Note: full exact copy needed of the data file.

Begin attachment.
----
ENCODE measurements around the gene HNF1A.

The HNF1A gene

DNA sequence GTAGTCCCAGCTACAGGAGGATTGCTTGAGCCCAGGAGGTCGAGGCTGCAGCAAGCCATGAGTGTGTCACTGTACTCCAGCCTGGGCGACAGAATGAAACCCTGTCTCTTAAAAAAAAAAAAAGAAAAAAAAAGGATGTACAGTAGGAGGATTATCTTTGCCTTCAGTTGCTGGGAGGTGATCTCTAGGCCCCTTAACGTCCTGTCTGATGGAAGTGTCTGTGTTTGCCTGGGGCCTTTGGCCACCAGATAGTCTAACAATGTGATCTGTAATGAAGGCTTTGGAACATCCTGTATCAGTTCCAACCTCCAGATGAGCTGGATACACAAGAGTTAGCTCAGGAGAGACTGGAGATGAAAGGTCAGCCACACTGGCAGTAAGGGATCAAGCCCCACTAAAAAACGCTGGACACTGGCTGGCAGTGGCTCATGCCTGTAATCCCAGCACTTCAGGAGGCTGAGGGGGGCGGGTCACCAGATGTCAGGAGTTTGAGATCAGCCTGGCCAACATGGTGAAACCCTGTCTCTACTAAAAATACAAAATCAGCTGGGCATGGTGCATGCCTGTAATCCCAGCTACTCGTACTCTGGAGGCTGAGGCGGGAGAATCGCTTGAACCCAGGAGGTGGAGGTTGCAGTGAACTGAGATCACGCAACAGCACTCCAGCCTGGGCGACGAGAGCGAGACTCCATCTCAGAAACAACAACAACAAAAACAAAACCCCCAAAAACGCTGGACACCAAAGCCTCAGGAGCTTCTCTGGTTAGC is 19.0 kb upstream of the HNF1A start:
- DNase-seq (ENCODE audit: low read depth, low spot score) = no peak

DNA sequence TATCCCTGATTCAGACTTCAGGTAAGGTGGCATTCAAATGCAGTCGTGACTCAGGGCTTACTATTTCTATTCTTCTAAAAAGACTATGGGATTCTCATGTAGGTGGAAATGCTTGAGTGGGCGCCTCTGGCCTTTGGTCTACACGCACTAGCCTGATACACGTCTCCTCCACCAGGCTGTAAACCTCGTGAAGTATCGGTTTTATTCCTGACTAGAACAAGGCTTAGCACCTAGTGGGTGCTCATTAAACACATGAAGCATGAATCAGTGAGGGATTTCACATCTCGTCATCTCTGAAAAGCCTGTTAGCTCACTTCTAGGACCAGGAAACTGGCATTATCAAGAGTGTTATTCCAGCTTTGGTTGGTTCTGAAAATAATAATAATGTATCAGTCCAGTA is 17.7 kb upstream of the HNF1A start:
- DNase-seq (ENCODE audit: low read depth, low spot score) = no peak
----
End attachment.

ENCODE measurements around the gene HNF1A.

The HNF1A gene

DNA sequence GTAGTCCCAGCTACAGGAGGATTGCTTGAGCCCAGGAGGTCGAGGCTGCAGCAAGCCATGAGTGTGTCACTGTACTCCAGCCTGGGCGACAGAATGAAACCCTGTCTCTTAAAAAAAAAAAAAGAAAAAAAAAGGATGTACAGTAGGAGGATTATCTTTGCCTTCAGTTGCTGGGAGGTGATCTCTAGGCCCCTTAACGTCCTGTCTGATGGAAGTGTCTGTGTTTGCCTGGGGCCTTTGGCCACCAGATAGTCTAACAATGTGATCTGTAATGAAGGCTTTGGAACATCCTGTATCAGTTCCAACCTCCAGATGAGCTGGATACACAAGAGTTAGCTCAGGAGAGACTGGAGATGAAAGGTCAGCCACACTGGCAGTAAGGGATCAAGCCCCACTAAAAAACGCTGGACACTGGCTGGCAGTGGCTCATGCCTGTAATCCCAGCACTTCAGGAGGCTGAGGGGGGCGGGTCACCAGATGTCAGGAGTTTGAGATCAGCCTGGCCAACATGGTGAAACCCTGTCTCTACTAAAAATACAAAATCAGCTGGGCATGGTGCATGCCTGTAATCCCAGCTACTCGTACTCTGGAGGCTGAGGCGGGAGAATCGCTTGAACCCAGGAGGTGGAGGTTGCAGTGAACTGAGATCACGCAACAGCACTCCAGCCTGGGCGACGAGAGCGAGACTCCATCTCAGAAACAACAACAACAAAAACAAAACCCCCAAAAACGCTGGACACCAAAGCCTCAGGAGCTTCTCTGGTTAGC is 19.0 kb upstream of the HNF1A start:
- DNase-seq (ENCODE audit: low read depth, low spot score) = no peak

DNA sequence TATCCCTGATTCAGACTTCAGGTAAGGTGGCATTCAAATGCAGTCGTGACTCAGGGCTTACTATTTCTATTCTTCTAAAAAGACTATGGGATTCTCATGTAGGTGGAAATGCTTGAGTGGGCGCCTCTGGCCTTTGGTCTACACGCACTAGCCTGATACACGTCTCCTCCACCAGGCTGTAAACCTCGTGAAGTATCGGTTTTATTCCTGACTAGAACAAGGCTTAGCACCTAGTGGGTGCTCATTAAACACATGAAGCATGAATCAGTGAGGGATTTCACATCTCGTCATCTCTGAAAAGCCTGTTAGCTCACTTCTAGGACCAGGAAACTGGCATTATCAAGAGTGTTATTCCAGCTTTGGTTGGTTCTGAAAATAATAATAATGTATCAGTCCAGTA is 17.7 kb upstream of the HNF1A start:
- DNase-seq (ENCODE audit: low read depth, low spot score) = no peak